Everyone loves book recommendations, and here at The Little Book Affair I love to give them. This time around I’m recommending books by male authors. Why, you might be asking? Because, dear reader, I read a lot of books by female authors so I thought it would be good to shine some light onto some great male authors that I’ve read.
Here are 5 recommended books by male authors.
1. The Perks of Being a Wallflower by Stephen Chbosky
Charlie is a freshman.
And while he’s not the biggest geek in the school, he is by no means popular. Shy, introspective, intelligent beyond his years yet socially awkward, he is a wallflower, caught between trying to live his life and trying to run from it.
Charlie is attempting to navigate his way through uncharted territory: the world of first dates and mix tapes, family dramas and new friends; the world of sex, drugs, and The Rocky Horror Picture Show, when all one requires is that perfect song on that perfect drive to feel infinite. But he can’t stay on the sideline forever. Standing on the fringes of life offers a unique perspective. But there comes a time to see what it looks like from the dance floor.
The Perks of Being a Wallflower is a deeply affecting coming-of-age story that will spirit you back to those wild and poignant roller-coaster days known as growing up.
Why I Recommend It: I read this book my freshman year of high school, and I truly loved every bit of this book. I think Stephen Chbosky did a fantastic job with this book and with the characters. The movie was great, too.
2. Aristotle and Dante Discover the Secrets of the Universe by Benjamin Alire Sáenz
Aristotle is an angry teen with a brother in prison. Dante is a know-it-all who has an unusual way of looking at the world. When the two meet at the swimming pool, they seem to have nothing in common. But as the loners start spending time together, they discover that they share a special friendship—the kind that changes lives and lasts a lifetime. And it is through this friendship that Ari and Dante will learn the most important truths about themselves and the kind of people they want to be.
Why I Recommend It: This book was so amazingly good. It’s a very believable story with very believable characters.
3. Thirteen Reasons Why by Jay Asher
Clay Jensen returns home from school to find a mysterious box with his name on it lying on his porch. Inside he discovers thirteen cassette tapes recorded by Hannah Baker, his classmate and crush who committed suicide two weeks earlier.
On tape, Hannah explains that there are thirteen reasons why she decided to end her life. Clay is one of them. If he listens, he’ll find out how he made the list.
Through Hannah and Clay’s dual narratives, debut author Jay Asher weaves an intricate and heartrending story of confusion and desperation that will deeply affect teen readers.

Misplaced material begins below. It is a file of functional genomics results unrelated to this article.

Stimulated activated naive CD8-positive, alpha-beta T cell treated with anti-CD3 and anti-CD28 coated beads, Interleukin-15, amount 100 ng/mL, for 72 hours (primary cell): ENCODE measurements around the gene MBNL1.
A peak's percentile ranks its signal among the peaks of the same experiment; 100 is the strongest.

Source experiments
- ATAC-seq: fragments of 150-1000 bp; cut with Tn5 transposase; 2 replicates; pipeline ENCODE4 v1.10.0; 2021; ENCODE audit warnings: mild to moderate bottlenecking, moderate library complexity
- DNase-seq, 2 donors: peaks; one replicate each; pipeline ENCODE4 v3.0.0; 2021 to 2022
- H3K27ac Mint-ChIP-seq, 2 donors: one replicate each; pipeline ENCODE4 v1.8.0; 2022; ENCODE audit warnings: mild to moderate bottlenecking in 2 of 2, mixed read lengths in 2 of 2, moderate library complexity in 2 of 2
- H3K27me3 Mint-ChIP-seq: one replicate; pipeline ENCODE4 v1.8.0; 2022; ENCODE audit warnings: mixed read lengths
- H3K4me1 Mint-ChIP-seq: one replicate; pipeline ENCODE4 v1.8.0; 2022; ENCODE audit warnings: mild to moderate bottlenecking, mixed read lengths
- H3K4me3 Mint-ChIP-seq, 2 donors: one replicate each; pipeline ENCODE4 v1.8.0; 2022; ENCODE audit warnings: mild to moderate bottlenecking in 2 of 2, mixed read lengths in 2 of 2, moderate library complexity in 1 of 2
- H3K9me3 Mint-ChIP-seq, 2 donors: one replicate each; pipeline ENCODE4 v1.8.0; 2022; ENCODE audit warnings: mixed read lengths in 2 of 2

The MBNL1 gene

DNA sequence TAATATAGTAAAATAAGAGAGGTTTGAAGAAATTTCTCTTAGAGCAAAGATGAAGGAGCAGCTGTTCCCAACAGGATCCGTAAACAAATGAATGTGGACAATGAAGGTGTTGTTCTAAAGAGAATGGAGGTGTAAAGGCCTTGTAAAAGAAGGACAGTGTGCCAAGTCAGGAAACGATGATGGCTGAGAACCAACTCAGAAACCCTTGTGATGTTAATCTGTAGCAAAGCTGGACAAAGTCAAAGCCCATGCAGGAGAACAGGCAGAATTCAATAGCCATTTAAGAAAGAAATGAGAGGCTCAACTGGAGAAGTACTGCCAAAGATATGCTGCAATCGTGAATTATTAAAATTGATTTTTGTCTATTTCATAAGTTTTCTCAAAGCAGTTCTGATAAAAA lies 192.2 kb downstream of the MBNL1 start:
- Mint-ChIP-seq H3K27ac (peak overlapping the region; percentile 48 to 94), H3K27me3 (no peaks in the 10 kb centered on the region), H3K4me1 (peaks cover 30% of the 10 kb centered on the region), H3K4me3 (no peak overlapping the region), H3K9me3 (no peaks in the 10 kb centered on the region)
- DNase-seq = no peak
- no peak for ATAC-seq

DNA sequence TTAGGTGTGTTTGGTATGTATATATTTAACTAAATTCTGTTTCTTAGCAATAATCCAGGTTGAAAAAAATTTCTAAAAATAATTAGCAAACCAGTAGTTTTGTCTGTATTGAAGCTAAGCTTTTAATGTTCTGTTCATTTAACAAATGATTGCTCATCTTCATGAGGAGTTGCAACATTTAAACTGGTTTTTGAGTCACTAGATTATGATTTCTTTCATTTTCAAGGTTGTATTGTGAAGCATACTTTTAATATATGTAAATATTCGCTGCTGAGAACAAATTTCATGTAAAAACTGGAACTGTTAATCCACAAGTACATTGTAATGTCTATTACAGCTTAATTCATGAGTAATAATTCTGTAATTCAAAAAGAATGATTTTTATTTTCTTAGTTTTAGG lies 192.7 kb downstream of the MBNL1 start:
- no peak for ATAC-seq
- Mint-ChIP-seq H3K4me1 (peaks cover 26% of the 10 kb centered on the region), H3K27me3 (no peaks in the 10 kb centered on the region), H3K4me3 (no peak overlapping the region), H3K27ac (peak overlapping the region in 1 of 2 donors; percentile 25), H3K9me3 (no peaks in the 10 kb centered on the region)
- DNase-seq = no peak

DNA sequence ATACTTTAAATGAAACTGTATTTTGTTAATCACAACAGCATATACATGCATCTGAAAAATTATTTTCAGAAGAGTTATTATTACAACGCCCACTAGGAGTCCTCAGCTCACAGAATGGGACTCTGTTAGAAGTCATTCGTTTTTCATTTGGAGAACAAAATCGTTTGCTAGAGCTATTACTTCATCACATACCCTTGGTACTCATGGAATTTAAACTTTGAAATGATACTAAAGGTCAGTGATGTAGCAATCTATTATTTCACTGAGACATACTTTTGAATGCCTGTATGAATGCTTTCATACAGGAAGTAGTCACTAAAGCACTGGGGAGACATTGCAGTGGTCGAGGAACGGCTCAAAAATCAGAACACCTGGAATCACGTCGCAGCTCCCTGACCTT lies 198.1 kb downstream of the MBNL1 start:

Why I Recommend It: This is a really good book and it really makes you think about the way you treat others.
4. The Misfits by James Howe
Kids who get called the worst names oftentimes find each other. That’s how it was with us. Skeezie Tookis and Addie Carle and Joe Bunch and me. We call ourselves the Gang of Five, but there are only four of us. We do it to keep people on their toes. Make ’em wonder. Or maybe we do it because we figure that there’s one more kid out there who’s going to need a gang to be a part of. A misfit, like us.
Skeezie, Addie, Joe, and Bobby — they’ve been friends forever. They laugh together, have lunch together, and get together once a week at the Candy Kitchen to eat ice cream and talk about important issues. Life isn’t always fair, but at least they have each other — and all they really want to do is survive the seventh grade.
That turns out to be more of a challenge than any of them had anticipated. Starting with Addie’s refusal to say the Pledge of Allegiance and her insistence on creating a new political party to run for student council, the Gang of Five is in for the ride of their lives. Along the way they will learn about politics and popularity, love and loss, and what it means to be a misfit. After years of getting by, they are given the chance to stand up and be seen — not as the one-word jokes their classmates have tried to reduce them to, but as the full, complicated human beings they are just beginning to discover they truly are.
Why I Recommend it: The Misfits held my interest from start to finish. The fact that these kids are 7th graders had no effect on the style of the book at all. I thought this was a very interesting book, and I think it’s a must read for fans of Chris Crutcher.
5. Confessions of a Murder Suspect by James Patterson
On the night Malcolm and Maud Angel are murdered, their daughter Tandy knows just three things: 1) She was one of the last people to see her parents alive. 2) The suspect list only includes Tandy and her three siblings. 3) She can’t trust anyone–maybe not even herself.
As Tandy sets out to clear the family name, she begins to recall flashes of experiences long buried in her vulnerable psyche. These memories shed light on her family’s dark secrets, and digging deeper into her powerful parents’ affairs proves to be a disturbing and dangerous game. Who knows what any of the Angels are truly capable of?
Why I Recommend It: I’m actually not a fan of James Patterson, so the fact that I actually liked this book, especially enough to recommend it, is reason enough for someone else to read it. This book was a very quick read and I really enjoyed the twists and turns and trying to figure out who did it.
So those are the books I recommend by male authors! Let me know of any other male authors in the comments and/or if you’ve read any of these. 🙂